Small-Incision Lenticule Extraction for Myopia: Results of a 12-Month Prospective Study

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Abstract

Purpose

To analyze the safety, efficacy, stability, and predictability of small-incision lenticule extraction to correct myopia.

Methods

Patients were evaluated preoperatively and then at 1 day, at 2 weeks, and at 1, 3, 6, and 12 months postoperatively. Safety, efficacy, stability, predictability, and surgical complications were assessed. Changes in higher-order aberrations, intraocular pressure, central corneal thickness, dry eye signs, contrast sensitivity, and subjective glare symptoms were evaluated.

Results

All 52 myopic patients in the initial treatment group completed the final 12-month follow-up. At 12 months, 90.4% of eyes were within ±0.5 diopters (D) of the intended refractive target. The mean (±SD) change in manifest refraction from 1 day to 12 months was −0.06 (±0.37) D. The uncorrected visual acuity was better than or equal to 20/20 in 83% of eyes; 98% of eyes had a best-corrected visual acuity of better than or equal to 20/20. No eye lost two or more Snellen lines. There was an increase in higher-order aberrations, spherical aberration, and coma postoperatively. No significant increase in intraocular pressure occurred. The tear breakup time decreased significantly after surgery and did not return to preoperative levels within 12 months. The log contrast sensitivity value with glare of 6.3, 4.0, 2.5, and 1.6 degrees of visual angle at 1 month was statistically significantly reduced but recovered to preoperative levels after 3 months. Twenty-seven percent of patients complained of mild or moderate glare postoperatively, but the symptoms disappeared during the 12-month follow-up period with no influence on daily life. No vision-threatening complications occurred.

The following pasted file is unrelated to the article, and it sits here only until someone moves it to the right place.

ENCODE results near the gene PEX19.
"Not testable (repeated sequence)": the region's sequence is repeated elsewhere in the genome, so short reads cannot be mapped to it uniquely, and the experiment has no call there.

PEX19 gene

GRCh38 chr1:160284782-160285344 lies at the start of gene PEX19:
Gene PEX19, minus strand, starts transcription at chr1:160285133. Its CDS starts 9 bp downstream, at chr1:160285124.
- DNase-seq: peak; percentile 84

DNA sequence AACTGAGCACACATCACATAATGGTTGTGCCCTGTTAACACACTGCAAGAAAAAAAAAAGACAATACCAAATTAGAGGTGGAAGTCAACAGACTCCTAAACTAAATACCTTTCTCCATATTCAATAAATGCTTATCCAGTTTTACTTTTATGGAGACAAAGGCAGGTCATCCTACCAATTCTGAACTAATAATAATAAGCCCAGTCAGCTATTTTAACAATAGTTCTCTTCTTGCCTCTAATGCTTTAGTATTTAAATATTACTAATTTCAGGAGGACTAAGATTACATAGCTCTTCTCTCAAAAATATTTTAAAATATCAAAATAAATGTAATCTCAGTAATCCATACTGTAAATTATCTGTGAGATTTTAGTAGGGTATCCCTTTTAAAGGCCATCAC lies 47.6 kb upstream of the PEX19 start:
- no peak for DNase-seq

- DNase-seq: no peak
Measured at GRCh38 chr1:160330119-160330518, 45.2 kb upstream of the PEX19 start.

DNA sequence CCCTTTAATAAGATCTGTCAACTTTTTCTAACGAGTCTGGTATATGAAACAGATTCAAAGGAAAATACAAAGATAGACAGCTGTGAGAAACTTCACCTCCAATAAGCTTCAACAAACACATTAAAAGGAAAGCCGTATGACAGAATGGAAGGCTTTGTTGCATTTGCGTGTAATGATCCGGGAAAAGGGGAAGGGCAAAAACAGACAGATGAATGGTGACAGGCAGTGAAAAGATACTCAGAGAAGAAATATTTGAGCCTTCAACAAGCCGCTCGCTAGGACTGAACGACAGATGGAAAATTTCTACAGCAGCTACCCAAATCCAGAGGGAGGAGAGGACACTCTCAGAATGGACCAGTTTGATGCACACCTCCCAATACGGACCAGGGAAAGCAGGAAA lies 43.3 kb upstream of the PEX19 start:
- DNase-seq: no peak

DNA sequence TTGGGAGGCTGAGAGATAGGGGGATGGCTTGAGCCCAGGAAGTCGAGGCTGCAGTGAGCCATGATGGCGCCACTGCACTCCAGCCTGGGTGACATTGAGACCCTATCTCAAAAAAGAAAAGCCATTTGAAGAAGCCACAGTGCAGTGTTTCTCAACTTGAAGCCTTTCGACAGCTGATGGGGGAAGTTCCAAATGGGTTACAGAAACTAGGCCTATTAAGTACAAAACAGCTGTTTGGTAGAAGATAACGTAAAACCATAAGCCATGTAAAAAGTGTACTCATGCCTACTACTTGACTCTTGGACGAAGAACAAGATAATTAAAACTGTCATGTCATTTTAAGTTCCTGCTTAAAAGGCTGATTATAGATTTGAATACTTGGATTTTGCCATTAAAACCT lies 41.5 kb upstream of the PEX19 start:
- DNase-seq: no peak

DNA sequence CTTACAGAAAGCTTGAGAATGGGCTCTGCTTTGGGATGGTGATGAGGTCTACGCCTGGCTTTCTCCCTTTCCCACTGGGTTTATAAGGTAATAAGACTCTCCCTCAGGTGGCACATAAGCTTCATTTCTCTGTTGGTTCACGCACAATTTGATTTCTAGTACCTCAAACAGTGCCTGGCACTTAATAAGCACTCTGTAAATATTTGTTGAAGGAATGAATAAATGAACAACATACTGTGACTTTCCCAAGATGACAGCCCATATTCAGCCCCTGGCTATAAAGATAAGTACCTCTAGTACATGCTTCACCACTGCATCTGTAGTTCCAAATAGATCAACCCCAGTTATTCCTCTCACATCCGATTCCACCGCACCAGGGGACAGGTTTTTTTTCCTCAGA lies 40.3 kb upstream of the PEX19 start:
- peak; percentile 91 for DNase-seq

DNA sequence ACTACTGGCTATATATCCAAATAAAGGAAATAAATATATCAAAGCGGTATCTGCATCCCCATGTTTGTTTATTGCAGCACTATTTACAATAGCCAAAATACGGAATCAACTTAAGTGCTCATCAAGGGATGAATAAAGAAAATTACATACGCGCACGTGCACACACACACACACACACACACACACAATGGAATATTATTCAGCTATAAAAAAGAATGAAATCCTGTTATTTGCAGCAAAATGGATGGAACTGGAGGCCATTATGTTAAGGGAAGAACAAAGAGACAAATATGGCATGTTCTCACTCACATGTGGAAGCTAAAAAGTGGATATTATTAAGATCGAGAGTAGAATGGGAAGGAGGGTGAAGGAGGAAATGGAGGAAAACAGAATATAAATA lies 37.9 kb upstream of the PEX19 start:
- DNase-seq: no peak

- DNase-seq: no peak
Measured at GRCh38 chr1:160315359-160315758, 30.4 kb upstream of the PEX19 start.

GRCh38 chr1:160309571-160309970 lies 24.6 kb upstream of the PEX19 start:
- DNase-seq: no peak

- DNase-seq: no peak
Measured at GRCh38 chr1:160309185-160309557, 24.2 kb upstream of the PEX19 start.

Conclusion

Small-incision lenticule extraction is a promising corneal refractive procedure to correct myopia.

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